It all started with a call. One day shy from an interview at a business process outsourcing job in Manila, my former dean called me. I found myself accepting the teaching opportunity she offered. Ten years after that phone call, the work experience I had made me realize my passion for teaching.
At the young age of twenty one, I committed myself to a field that is oft-neglected in my country, the Philippines. I was the only person among our high school class of forty-five who ended up teaching. Most of my classmates devoted themselves to either the Sciences or allied medical profession. I was, at some point, questioning myself in my first few years in the field of education. To help me in my journey as a teacher, I finished a master’s degree. I assured myself that doing that might help me. And it did. But at the same time, it also paved the way for hardships and challenges as I worked to try to become the “best educator”. I have realized that to get there, my work needed to depend on many factors such as my students’ vision, the academic institutions’ goals, and my adaptation techniques among others.
One of my favorite techniques in teaching was using research writing as a requirement for an English subject. The research topics were latched on to the students’ fields of specialization. For example, I assigned second year General Engineering students to develop a prototype-based research proposal as major output for their Technical Writing class. Meanwhile, a couple of second year Bachelor of Science in Psychology classes were given the same requirement for their finals. To fine tune it to their course, I asked them to write case studies. All those groups were asked to defend their research proposals and case studies. While writing them, some of them approached me for consultations. They made remarks like “the requirement was somehow difficult because we are not writing majors”, but that the idea of a research in-line with their future jobs made the experience rewarding. To support them in such activity, I shared with them some rubrics for writing research. Majority of them found research writing activity a tool to prepare them for their thesis writing and for their actual work. I realized how useful it was to include activities that helped the students engage in concrete and relatable outputs. The students built a connection between their school activities and the real world they would face as professionals. I met some of them years after their graduation. What an amazing feeling it was seeing them land their dream jobs in different countries in the world.
My experiences in teaching English, ESL and EFL, Literature, and Introduction to Journalism courses provided me with various strategies essential to students’ success. Students found it comfortable expressing themselves on activities which contexts were familiar to them. For example, students in Literature classes exhibited attachments to texts closer to their own experiences. While they showed appreciation of other cultures and traditions, they manifested empathy to stories and activities closer to home. To my Filipino students, I have given them token literary texts on the life stories of Filipino-American authors like Bienvenido Santos and Jose Garcia Villa. To Korean students, I have used a clip from an online newspaper. It talked about the effect of pop culture on the study habits of college students. To Vietnamese students, I have used several Viet Cong songs written in English and let them cull post-colonial and reader-response perspectives from them. As a teacher, I helped them have affinity with the texts. Through that, students talked with pride and enthusiasm. It gave them more confidence to express themselves and to collaborate. I am grateful to my former employer for it gave me the chance to teach in other countries like Vietnam and South Korea, through its global partnership program. The exposure to students of different nationalities and different learning backgrounds served as a platform to develop authentic teaching materials.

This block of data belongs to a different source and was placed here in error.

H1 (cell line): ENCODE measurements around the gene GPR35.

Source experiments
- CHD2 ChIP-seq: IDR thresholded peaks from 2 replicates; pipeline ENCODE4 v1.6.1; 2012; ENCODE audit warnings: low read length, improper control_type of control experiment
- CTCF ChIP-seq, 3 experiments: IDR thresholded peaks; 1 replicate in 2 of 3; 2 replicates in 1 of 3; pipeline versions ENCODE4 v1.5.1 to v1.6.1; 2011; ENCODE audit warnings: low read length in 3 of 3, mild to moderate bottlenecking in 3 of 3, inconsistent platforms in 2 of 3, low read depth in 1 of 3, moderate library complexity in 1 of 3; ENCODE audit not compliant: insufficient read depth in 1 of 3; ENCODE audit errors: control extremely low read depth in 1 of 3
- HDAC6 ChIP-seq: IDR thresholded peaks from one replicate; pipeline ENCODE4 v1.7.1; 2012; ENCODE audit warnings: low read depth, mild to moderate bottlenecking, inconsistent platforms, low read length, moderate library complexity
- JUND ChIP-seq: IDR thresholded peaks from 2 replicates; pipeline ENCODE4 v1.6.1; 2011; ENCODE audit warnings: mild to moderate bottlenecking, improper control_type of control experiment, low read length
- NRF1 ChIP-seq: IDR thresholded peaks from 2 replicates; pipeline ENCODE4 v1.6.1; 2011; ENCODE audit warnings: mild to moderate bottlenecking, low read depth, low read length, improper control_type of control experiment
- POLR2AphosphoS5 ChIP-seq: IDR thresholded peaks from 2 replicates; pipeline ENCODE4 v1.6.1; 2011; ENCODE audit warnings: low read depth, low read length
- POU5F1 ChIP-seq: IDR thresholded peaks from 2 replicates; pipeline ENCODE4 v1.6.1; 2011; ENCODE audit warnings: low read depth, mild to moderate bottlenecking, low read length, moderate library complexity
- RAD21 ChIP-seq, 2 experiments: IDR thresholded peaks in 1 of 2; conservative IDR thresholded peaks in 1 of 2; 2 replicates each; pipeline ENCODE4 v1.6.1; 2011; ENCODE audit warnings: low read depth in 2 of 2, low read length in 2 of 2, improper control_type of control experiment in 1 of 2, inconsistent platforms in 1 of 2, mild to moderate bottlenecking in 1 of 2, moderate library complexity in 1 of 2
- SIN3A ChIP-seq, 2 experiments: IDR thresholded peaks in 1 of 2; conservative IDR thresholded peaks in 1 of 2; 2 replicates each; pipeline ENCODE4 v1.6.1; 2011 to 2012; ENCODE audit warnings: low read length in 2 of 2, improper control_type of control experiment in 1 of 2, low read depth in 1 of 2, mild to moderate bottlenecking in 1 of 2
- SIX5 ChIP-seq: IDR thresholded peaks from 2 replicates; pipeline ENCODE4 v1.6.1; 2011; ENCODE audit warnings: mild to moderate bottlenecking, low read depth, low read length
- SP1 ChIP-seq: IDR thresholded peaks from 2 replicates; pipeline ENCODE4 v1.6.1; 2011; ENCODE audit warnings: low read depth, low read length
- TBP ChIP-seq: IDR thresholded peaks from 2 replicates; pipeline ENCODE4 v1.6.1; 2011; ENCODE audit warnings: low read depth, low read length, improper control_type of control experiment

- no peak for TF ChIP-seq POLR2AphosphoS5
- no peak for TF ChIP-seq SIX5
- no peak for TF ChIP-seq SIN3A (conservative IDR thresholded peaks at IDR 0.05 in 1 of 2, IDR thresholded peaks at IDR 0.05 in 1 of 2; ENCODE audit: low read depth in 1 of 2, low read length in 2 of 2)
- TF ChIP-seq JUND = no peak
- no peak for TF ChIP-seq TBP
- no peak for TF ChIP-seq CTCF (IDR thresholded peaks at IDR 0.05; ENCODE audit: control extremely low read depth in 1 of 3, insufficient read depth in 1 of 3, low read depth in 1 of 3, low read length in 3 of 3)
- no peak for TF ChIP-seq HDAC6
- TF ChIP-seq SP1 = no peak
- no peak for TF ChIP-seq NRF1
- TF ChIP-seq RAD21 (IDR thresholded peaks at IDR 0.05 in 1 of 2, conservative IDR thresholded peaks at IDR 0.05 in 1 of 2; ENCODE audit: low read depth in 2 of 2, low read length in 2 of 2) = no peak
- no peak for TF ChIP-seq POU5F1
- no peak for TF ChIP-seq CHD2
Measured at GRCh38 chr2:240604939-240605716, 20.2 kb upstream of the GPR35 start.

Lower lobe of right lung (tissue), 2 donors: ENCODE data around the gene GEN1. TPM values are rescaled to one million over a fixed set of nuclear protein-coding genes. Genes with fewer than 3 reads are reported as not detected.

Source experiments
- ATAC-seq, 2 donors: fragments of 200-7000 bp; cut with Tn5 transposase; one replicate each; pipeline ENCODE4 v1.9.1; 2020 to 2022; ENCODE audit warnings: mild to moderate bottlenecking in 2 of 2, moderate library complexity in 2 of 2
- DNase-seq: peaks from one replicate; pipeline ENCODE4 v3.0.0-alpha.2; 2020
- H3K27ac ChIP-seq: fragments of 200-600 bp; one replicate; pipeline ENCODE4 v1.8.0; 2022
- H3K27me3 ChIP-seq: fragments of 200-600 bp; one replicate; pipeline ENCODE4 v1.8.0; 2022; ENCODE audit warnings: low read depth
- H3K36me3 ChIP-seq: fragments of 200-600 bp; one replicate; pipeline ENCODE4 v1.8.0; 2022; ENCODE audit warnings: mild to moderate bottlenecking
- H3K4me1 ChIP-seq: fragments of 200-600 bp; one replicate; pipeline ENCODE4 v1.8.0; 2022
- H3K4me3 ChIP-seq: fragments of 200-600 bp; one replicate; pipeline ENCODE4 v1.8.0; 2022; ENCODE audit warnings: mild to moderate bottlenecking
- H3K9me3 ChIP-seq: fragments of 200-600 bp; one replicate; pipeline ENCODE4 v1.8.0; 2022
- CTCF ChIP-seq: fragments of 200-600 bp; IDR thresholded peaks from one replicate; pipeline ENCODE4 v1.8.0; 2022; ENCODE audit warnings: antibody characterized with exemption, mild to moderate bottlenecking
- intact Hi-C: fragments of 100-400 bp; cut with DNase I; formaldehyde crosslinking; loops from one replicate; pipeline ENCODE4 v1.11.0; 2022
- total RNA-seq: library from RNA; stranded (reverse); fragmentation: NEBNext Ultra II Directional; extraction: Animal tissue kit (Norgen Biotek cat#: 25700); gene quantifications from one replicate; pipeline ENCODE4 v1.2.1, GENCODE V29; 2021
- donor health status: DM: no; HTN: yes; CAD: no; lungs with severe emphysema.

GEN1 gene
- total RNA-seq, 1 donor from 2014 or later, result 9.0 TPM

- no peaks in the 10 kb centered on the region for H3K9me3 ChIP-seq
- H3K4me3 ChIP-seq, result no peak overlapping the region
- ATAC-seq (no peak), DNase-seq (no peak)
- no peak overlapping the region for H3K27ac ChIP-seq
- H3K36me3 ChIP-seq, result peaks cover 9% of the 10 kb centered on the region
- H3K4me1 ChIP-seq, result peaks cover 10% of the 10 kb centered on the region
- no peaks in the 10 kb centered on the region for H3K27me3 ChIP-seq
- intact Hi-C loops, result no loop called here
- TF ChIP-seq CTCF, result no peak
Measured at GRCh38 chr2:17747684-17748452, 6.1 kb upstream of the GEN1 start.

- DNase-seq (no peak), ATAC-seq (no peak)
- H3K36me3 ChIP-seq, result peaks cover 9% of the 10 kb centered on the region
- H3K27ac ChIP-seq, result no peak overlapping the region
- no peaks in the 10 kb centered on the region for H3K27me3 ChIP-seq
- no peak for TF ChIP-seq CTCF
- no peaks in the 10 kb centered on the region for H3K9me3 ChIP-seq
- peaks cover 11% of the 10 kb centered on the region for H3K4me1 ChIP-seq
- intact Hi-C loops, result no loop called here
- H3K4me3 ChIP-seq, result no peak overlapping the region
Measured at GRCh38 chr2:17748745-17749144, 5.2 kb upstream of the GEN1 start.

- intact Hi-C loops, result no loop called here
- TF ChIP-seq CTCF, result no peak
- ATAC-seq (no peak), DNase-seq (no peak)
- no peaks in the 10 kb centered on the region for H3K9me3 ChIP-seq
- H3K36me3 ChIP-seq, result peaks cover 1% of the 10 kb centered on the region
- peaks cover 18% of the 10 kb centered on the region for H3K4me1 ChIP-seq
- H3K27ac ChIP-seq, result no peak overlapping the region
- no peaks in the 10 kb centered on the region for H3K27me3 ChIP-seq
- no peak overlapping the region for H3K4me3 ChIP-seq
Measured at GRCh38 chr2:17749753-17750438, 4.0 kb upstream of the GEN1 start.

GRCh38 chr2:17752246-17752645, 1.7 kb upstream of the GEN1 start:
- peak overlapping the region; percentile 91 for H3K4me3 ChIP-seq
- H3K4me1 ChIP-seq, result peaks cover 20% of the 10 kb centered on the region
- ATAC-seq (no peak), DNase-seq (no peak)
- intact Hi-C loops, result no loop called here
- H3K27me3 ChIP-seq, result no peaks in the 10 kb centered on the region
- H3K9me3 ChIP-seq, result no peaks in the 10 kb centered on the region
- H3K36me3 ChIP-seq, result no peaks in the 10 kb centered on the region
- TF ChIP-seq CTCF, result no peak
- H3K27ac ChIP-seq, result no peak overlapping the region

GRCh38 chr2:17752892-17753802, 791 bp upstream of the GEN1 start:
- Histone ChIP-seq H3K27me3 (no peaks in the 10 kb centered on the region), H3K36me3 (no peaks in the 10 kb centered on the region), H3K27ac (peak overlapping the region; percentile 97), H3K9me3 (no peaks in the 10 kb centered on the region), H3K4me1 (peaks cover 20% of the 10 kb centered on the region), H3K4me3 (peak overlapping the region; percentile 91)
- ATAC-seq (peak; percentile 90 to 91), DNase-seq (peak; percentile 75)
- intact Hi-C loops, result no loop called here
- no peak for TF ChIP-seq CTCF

In order to integrate classroom instruction with the demands of the industry, I devoted some time to attend research conferences and write and present some papers. My attendance to those conferences were helpful in such a way that I discovered other areas of growth and expertise. For example, a textual analysis of student newspaper editorials served as one of the materials in teaching argument and voice in writing. They also helped students understand that textbooks were not the only materials for learning. The exploration of other possible teaching materials diversified students’ views and outlooks. Research made that possible. It was not easy to write and publish research. And it could be costly to go from one country to another to present research without funding, but they are beneficial to both teachers and students.
Many events have transpired since that phone call from my former dean. One of the reasons why I accepted the teaching job was because I believe that being in the academe would make you credible and intelligent. I kind of laugh at myself now. The superficial reasons I used to ascribe to being an educator were now replaced by a sense of urgency and a renewed level of commitment. I still a have a PhD to pursue. Papers to publish. All that and new sets of students and peers and colleagues to work with. It would be my first shot at teaching in the US, if I would be given the opportunity. While I am aware that I have a lot in my plate now, I am excited about the experiences coming my way. I am positive that this is another venue for friendship, collaboration, and learning.